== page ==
Mongkut was a practical man of culture. He introduced western geography to Siam, and a European-style education system; and managed to introduce some social changes to improve foreigners’ opinion of Siam. He never abandoned the Siam’s traditional culture, however, restoring many temples and founding the Mangha Puja, a festival to celebrate Buddha’s announcement to his disciples.

In 1864, a temple called Wat Ratchapadit was built on a former coffee plantation in Mongkut’s honor. He built it to give the people living in the Grand Palace a place to practice meditation.

Another temple founded by Rama IV is the Royal Temple of King Monkut (Wat Makut), with unique architecture and many decorations. One feature of this temple is its two sets of sema stones (stones used to form a boundary around the main prayer room). In addition to the usual set, Wat Makut has a second set around the surrounding walls of the temple.

Rama V (1853–1910)

As Rama V, Chulalongkorn’s first reforms were to fight corruption and to abolish the Front Palace (a title equivalent to “second king”). He didn’t help Britain during the Third Anglo-Burmese War, despite agreements to do so, and then proceeded to make some military and political reforms which helped him stabilize the country.

He sent royal princes to study in Europe. They were influenced by rising European nationalism and started calling for democracy and more freedom. They pressed for reforms like those in Mejii Japan, and for Siam to become a constitutional monarchy. Rama V, however, thought the country was not ready yet, and his own political reforms were enough.

Rama V requested the building of Wat Ben, a temple near the Royal Palace. The most notable feature of Wat Bet is the Italian marble used in its construction, and the collection of 53 Buddha images surrounding the temple area.

During his reign, other temples were built in Bangkok, like Wat Ratchabophit, with a Royal Cemetery where many members of the royal family are buried, and Wat Hua Lamphong, which presents a platform dedicated to important Buddhist figures as well as a statue of Rama V.

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Rama VI (1880–1925)

Vajiravudh’s reign was brief. He became king in 1910, and ruled until his death in 1925. He started moving towards democracy and his first act as king was to build the Royal Pages’ College (now known as Vajiravudh College), built in the tradition of English public schools such as Eton.

In 1911, radicals were disappointed by lack of a new constitution, so they led a coup to overthrow the monarchy. The king, however, managed to arrest all the conspirators and released them soon after, saying that what they had done was for the sake of the kingdom.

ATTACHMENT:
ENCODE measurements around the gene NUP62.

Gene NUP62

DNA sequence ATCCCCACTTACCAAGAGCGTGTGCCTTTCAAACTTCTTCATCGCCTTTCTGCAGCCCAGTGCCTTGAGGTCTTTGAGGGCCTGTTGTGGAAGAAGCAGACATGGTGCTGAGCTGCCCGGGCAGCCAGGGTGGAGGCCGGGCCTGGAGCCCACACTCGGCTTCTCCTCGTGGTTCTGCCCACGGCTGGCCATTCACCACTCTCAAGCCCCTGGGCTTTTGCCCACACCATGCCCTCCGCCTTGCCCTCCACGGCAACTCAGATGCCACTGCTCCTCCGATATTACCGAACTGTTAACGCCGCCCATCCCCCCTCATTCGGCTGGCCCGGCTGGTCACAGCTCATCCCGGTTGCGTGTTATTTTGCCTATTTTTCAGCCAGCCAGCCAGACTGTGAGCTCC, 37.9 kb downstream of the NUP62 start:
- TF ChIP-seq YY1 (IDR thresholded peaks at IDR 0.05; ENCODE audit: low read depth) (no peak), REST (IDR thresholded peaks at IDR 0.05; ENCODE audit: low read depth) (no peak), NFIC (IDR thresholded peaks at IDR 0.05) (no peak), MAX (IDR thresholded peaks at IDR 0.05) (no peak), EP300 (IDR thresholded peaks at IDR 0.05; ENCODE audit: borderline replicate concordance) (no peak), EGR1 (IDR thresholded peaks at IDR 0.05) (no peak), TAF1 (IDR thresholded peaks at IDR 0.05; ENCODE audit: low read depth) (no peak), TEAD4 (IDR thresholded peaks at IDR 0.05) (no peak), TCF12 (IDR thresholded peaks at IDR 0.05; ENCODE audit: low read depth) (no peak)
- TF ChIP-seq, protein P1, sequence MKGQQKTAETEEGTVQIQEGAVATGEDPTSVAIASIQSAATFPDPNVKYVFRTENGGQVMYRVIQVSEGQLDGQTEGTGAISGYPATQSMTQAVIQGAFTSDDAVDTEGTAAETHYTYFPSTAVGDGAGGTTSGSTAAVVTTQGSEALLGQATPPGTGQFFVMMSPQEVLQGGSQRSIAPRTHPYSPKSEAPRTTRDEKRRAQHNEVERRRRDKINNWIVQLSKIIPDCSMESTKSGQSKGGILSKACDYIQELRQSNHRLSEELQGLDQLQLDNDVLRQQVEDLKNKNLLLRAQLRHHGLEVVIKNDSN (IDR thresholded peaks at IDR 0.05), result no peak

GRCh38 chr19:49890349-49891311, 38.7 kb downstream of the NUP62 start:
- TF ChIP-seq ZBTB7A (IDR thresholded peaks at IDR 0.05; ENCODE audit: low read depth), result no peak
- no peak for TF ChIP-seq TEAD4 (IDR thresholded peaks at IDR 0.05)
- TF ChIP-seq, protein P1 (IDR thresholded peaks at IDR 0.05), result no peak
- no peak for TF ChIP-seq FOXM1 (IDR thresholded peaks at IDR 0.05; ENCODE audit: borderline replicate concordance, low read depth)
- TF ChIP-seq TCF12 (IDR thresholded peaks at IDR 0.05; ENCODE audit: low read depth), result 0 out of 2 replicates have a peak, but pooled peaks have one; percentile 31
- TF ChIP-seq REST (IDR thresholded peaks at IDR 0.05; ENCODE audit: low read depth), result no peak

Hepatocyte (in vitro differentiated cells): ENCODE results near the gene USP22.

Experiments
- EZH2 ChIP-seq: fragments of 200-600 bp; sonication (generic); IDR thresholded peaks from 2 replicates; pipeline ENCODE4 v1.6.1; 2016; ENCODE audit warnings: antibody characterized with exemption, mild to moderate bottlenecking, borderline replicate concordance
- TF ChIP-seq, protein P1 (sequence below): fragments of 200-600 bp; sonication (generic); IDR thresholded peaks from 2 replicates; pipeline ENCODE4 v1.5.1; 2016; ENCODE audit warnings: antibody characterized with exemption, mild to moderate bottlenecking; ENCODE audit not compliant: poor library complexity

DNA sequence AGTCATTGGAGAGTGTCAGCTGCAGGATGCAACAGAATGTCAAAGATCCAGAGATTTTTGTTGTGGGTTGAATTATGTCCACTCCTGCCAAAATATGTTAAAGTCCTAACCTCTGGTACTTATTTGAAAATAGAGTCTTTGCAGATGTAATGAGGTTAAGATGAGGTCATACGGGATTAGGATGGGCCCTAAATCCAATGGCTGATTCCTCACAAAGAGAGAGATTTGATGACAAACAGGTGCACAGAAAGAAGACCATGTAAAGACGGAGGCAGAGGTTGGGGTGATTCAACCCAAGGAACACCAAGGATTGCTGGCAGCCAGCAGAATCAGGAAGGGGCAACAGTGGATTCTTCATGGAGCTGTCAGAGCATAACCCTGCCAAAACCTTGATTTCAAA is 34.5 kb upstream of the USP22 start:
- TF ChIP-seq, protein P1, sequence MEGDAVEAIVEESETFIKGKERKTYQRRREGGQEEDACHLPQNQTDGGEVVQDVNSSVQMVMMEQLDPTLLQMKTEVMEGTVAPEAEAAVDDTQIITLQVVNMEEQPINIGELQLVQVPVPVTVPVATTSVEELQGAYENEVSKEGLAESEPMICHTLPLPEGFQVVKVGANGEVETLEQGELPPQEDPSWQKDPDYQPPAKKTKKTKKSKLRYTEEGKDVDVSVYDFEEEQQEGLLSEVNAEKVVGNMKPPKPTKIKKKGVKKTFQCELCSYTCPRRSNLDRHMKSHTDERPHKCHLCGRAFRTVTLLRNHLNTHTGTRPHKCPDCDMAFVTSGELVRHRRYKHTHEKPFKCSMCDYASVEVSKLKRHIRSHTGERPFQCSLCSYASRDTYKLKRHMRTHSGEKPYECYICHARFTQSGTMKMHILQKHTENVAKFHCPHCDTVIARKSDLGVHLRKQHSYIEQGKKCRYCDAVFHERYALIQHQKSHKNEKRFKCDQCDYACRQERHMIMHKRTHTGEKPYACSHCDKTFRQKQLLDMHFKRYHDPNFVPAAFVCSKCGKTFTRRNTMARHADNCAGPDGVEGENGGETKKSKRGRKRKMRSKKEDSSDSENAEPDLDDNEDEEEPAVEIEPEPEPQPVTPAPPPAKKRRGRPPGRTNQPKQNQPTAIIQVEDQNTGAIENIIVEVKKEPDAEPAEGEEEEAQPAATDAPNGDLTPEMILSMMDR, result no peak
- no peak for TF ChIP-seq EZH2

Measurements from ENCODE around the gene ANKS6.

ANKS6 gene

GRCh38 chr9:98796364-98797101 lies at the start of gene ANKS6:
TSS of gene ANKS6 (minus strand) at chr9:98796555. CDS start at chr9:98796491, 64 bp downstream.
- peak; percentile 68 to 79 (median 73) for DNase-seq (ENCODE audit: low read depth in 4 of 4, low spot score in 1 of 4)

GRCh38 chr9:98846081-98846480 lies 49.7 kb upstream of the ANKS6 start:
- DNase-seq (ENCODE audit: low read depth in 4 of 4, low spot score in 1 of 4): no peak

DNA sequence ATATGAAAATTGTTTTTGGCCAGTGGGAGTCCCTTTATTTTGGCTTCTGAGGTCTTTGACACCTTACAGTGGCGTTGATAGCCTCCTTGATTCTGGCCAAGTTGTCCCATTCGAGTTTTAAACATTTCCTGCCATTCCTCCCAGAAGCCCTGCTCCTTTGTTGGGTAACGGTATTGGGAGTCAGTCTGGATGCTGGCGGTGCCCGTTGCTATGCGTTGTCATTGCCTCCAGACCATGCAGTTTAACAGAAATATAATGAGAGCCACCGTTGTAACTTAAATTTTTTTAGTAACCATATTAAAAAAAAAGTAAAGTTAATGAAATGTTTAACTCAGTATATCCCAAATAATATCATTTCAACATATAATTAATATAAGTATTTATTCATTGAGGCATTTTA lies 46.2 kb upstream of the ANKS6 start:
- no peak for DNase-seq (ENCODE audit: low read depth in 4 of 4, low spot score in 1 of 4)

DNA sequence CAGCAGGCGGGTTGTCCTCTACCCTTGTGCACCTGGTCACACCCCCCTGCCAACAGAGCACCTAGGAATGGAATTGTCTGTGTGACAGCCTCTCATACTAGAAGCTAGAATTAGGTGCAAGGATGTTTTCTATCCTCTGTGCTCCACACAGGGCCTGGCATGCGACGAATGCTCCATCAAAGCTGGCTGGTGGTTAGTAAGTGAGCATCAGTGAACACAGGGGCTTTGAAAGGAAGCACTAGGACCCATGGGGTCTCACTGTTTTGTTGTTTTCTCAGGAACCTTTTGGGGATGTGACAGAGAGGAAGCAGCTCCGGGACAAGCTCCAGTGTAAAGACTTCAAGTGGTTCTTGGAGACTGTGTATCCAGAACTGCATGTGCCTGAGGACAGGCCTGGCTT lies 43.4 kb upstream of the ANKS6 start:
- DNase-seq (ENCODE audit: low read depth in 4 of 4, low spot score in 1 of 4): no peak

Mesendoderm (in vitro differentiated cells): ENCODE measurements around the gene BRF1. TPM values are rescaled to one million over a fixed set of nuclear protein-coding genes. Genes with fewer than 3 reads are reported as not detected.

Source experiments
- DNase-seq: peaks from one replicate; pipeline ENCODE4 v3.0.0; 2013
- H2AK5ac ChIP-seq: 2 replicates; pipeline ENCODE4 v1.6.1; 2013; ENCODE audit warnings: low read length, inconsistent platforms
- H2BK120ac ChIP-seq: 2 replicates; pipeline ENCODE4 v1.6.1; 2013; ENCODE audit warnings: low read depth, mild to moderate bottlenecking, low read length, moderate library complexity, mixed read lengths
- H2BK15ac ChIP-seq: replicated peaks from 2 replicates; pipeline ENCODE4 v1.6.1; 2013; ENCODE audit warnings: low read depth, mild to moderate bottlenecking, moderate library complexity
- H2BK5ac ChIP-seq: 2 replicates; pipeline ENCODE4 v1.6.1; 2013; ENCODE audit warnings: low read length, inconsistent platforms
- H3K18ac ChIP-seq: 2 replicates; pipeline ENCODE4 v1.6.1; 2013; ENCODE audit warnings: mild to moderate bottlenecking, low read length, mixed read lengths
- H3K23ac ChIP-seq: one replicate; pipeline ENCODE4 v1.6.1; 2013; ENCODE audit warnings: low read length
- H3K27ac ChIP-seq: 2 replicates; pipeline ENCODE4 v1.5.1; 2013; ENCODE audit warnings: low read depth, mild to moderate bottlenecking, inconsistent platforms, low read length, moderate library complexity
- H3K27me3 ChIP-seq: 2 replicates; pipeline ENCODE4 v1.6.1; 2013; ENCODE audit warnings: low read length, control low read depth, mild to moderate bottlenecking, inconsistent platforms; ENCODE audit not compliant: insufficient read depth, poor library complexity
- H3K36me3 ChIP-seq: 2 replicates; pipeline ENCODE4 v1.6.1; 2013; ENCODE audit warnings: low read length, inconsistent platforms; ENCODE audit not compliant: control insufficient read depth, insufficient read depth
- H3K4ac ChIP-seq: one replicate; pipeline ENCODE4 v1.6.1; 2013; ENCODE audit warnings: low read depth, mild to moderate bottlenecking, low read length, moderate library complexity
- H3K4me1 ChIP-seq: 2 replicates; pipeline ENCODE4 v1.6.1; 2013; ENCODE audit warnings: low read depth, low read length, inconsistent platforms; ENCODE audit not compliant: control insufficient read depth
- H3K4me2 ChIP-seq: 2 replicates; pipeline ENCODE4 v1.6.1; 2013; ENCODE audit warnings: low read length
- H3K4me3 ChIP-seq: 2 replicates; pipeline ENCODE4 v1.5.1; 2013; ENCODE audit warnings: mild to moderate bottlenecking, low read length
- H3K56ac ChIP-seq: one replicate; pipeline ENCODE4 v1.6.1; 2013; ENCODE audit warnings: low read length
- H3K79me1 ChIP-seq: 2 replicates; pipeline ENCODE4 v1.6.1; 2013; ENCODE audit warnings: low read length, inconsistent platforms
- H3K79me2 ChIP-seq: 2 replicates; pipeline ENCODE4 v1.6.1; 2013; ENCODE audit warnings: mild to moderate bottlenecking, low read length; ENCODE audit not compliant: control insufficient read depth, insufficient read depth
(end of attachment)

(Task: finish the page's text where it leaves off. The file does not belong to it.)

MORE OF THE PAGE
In 1917, Rama VI declared war on Germany, seeing World War I as an opportunity to promote Siam nationalism. The war caused serious economic problems to the whole country, but the king managed to build a long railway connecting major cities and the bridge that took his name. He fell ill in 1925 and died on the night of 25th November.

Rama VI built a major Buddhist temple in Bangkok, Wat Boworn, which is also a school for Theravada Buddhism. Its main feature is a large golden chapel (chadi) which houses relics of the Thai royal family. Its interior is adorned with many paintings depicting temple life.

Rama VII (1893–1941)

Prajadhipok was the last absolute monarch and the first constitutional monarch of Thailand. He took power when the whole world was facing the Great Depression. He had to face many problems within the country, and chose to proceed with an institutional innovation to restore confidence in the monarchy.

In 1932, a small group of civilians plotted to overthrow the absolute monarchy. This resulted in a bloodless coup, with the goal of asking the king to become a constitutional monarch. The king immediately accepted, and the first permanent constitution was promulgated on 10th December.

During subsequent years, however, his relationship with the new people’s party deteriorated, and the king decided to abdicate, becoming the first Chakri monarch ever to do so.

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Rama VIII (1925–1946)

When Ananda Mahidol became king, he was only 9 years old. He spent a few years in Switzerland, and returned to Thailand only in 1945. But his reign wouldn’t last long: six months later, in June 1946, he was assassinated in his own bed.

Three of his royal pages were arrested and executed. His death is still surrounded in mystery, however, and the topic is still really sensitive in Thailand today.

Rama IX (1927–2016)

Bhumibol Adulyadej, the world’s longest-serving head of state and the longest-reigning monarch in Thailand, succeeded his brother Ananda at the time of his death. When he took power, a military man, Plaek Phibunsongkhram, was in charge, and Rama IX was just a ceremonial figure. In 1957, however, General Sarit accused Phibunsongkharm of lèse-majesté, and Sarit successfully seized power.

During Sarit’s dictatorship, the monarchy grew strong, and the relationship between the dictatorship and the monarchy was solid. After Sarit’s death, General Thammasat violently repressed a student uprising (1973), and the king forced him to resign.

The following years saw three attempted coups (1981, 1985, and 2006), and a political crisis in 1992, all successfully managed by the king. After 2006, the king became ill, suffering for ten years and dying in 2016, highly revered by Thai people.

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The Chakri dynasty has shaped modern Thailand, and it is still possible to appreciate its heritage from the many temples around the country and especially from the magnificent Royal Palace in Bangkok. Visit Thailand with Asia Highlights and rely on our knowledgeable staff to craft the ideal trip for you and your loved ones.